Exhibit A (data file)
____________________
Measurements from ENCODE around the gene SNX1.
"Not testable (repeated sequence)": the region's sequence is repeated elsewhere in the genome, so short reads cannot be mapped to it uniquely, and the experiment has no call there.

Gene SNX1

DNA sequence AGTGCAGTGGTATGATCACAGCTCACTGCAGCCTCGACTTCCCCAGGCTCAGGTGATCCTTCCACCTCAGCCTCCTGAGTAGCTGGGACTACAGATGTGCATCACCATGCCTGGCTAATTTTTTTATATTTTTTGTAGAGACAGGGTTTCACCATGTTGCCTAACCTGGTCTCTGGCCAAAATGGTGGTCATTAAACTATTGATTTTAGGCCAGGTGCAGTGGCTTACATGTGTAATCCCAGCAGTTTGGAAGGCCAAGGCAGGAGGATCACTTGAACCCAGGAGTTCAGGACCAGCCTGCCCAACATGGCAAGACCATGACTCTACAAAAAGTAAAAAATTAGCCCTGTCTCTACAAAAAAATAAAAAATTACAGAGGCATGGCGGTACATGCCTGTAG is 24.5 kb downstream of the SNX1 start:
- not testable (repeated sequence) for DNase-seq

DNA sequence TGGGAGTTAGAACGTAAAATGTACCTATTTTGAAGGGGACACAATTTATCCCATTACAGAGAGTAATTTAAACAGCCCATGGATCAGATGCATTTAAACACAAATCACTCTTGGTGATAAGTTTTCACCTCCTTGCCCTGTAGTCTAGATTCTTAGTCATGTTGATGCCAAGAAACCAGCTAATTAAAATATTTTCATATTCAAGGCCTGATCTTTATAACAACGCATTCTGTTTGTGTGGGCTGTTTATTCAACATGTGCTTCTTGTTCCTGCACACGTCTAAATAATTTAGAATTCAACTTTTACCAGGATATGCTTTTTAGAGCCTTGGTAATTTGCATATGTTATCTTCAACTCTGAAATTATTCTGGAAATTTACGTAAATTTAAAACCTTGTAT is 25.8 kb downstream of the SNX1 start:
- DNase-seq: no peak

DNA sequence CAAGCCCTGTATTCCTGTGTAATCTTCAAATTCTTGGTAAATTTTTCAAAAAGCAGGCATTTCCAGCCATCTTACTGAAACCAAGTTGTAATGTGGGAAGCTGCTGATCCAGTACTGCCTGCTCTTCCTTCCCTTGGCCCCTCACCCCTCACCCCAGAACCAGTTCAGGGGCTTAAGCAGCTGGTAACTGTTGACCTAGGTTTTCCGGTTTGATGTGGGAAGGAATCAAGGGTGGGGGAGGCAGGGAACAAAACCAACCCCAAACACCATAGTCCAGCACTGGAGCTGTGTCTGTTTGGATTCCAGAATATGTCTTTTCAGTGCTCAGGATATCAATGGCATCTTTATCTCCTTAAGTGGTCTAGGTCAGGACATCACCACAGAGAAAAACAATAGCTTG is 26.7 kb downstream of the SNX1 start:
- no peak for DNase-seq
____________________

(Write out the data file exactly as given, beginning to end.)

Measurements from ENCODE around the gene SNX1.
"Not testable (repeated sequence)": the region's sequence is repeated elsewhere in the genome, so short reads cannot be mapped to it uniquely, and the experiment has no call there.

Gene SNX1

DNA sequence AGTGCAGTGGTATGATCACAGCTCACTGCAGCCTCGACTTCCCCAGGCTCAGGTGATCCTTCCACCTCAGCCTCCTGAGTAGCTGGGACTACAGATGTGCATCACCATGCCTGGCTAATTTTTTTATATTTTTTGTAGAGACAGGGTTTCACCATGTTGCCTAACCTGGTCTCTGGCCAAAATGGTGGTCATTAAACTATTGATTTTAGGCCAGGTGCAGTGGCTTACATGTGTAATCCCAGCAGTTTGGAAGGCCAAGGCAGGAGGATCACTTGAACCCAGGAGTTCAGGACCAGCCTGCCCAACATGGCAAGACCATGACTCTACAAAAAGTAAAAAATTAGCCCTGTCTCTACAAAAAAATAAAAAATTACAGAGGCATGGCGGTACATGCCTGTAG is 24.5 kb downstream of the SNX1 start:
- not testable (repeated sequence) for DNase-seq

DNA sequence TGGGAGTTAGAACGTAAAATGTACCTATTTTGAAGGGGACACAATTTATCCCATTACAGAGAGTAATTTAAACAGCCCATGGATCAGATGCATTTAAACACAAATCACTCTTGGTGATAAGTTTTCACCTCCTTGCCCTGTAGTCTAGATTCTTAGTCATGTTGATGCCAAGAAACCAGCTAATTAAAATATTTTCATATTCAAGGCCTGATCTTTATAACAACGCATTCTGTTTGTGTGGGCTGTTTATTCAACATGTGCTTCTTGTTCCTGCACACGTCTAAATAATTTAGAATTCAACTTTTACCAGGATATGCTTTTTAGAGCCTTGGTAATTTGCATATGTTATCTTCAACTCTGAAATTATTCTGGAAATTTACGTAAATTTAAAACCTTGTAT is 25.8 kb downstream of the SNX1 start:
- DNase-seq: no peak

DNA sequence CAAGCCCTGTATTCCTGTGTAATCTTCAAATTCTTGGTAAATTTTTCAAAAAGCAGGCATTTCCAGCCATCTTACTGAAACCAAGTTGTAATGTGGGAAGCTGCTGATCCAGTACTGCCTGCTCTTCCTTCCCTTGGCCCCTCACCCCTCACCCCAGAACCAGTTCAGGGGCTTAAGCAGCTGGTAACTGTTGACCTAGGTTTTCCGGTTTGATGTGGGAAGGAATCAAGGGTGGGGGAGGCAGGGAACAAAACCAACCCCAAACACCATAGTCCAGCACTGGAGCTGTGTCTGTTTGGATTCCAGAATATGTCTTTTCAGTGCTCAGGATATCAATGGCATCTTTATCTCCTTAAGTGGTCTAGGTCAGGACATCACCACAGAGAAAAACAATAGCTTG is 26.7 kb downstream of the SNX1 start:
- no peak for DNase-seq